- Category: Technology
22 Aug 2012
- Published on Wednesday, 22 August 2012 10:57
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Scientists at the Massachusetts Institute of Technology have genetically engineered the soil bacterium Ralstonia eutropha to produce isobutanol which can be substituted or blended with gasoline for a lower-emitting transportation fuel.
According to Christopher Brigham, a research scientist at M.I.T.’s biology department, in the microbe’s natural state, it stores available carbon in the form of a polymer with a lot of similarities to petroleum-based plastics.
Through genetic engineering – which included inserting a few other genes and modifying some of the existing ones – they were able to get it to produce isobutanol instead of plastic.
The modified R. eutropha naturally expels isobutanol, which can be continuously filtered out without stopping the production process. This is an improvement from similar experiments where a microbe produces a chemical but has to be destroyed in order to extract it.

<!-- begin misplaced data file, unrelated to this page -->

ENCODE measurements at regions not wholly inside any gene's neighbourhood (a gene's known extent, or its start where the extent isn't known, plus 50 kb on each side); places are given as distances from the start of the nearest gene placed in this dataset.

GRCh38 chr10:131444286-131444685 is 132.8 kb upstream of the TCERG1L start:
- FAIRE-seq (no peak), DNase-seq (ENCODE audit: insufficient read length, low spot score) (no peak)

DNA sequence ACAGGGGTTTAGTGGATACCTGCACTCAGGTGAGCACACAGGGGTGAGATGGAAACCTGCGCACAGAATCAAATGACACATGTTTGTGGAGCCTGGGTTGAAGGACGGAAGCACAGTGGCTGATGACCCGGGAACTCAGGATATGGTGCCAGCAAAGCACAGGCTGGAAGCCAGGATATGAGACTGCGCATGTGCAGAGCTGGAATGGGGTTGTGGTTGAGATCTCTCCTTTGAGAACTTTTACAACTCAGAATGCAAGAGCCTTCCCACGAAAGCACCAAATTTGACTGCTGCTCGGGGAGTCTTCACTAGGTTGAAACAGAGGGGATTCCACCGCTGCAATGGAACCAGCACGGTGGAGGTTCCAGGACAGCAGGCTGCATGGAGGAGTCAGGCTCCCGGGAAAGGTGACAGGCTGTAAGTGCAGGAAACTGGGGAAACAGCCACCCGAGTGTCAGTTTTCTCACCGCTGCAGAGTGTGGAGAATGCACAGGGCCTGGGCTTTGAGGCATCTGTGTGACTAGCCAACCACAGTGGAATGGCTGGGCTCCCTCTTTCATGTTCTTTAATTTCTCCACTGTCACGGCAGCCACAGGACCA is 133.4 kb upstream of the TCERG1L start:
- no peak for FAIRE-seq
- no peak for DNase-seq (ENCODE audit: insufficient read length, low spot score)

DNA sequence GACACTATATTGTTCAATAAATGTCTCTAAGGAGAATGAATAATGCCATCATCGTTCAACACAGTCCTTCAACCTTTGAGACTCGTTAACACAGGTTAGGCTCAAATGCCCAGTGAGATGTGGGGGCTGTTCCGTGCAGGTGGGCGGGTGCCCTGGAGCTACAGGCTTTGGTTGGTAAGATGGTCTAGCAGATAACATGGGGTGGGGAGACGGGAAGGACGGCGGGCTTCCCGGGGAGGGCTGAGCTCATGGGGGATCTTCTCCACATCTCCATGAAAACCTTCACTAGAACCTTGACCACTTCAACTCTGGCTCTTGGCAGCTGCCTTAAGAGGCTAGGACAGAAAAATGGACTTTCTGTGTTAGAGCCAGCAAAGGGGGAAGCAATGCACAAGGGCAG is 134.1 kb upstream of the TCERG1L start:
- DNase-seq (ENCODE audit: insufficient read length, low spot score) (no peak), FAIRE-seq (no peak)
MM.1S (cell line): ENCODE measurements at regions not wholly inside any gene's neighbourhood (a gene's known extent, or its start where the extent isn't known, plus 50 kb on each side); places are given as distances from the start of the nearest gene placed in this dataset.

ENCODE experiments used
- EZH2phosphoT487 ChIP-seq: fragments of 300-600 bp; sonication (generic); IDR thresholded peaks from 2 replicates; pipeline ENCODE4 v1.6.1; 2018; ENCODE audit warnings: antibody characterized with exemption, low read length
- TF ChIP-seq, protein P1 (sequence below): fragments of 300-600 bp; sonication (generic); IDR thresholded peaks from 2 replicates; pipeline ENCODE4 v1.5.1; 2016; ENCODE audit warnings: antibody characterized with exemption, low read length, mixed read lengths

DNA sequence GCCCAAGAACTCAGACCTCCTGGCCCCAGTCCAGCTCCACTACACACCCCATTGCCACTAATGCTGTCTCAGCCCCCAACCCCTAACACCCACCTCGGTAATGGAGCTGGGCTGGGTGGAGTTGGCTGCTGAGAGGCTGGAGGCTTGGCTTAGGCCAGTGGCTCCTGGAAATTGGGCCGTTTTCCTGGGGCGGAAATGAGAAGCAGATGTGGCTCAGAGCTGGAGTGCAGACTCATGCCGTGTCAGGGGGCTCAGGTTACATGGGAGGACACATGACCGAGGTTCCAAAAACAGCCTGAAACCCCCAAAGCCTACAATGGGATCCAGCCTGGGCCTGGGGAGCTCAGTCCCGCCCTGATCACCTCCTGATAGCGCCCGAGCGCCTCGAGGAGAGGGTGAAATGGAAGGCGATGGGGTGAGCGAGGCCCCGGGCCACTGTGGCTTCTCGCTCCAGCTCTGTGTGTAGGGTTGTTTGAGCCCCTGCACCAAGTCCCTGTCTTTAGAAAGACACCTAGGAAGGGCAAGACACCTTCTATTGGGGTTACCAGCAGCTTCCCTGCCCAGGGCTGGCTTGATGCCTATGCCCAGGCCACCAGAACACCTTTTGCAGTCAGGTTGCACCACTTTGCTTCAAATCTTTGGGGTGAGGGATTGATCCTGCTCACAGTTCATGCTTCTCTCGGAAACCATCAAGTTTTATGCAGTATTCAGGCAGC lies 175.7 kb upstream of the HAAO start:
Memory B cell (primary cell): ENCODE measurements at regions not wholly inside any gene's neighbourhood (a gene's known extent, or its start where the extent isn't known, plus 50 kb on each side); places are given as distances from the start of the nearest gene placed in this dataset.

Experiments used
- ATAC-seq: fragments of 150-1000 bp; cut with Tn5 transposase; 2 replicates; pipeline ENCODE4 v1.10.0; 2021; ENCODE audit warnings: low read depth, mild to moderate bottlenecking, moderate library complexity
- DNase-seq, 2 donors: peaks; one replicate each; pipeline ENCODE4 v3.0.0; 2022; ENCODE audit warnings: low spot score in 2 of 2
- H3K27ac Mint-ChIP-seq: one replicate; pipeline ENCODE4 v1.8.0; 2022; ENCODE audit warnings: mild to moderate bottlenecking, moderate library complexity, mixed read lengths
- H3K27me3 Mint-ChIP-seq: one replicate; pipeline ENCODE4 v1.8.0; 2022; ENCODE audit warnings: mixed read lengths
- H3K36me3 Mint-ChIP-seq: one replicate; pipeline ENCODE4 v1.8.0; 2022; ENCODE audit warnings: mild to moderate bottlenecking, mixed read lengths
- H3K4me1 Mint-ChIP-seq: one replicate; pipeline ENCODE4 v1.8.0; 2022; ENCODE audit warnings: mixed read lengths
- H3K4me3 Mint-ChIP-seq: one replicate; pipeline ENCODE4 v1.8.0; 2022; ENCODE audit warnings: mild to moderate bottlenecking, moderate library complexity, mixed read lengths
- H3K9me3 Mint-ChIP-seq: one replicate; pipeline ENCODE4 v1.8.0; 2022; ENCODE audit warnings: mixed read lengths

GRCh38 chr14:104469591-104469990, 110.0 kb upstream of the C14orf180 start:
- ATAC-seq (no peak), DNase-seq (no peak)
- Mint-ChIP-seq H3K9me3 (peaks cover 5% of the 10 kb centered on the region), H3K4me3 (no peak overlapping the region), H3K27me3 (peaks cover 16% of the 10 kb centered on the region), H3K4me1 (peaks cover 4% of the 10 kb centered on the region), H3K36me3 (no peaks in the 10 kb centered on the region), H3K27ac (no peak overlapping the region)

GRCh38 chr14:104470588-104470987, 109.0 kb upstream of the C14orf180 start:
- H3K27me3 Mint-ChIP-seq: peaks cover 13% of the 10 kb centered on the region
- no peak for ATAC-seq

Under laboratory conditions, the M.I.T. microbes were able to successfully produce isobutanol using fructose as a carbon source.
Ultimately, the team wants to get the microbe to use carbon dioxide as a carbon source. They believe that slightly different modifications could get the microbe to use almost any source of carbon – including agricultural or municipal waste.
Isobutanol is an industrial chemical that can be produced from petroleum as well as different biomass feedstocks. When it is produced from biomass, it’s known as biobutanol and is considered a promising fuel additive.
Commercially, among the main companies working with isobutanol is advanced biofuels company Gevo.
When biobutanol is blended with gasoline it produces a fuel with a high energy density and fewer emissions. The United States Environmental Protection Agency recognizes biobutanol blends of 85 percent or more with gasoline as alternative fuels under its Energy Policy Act of 1992. – EcoSeed Staff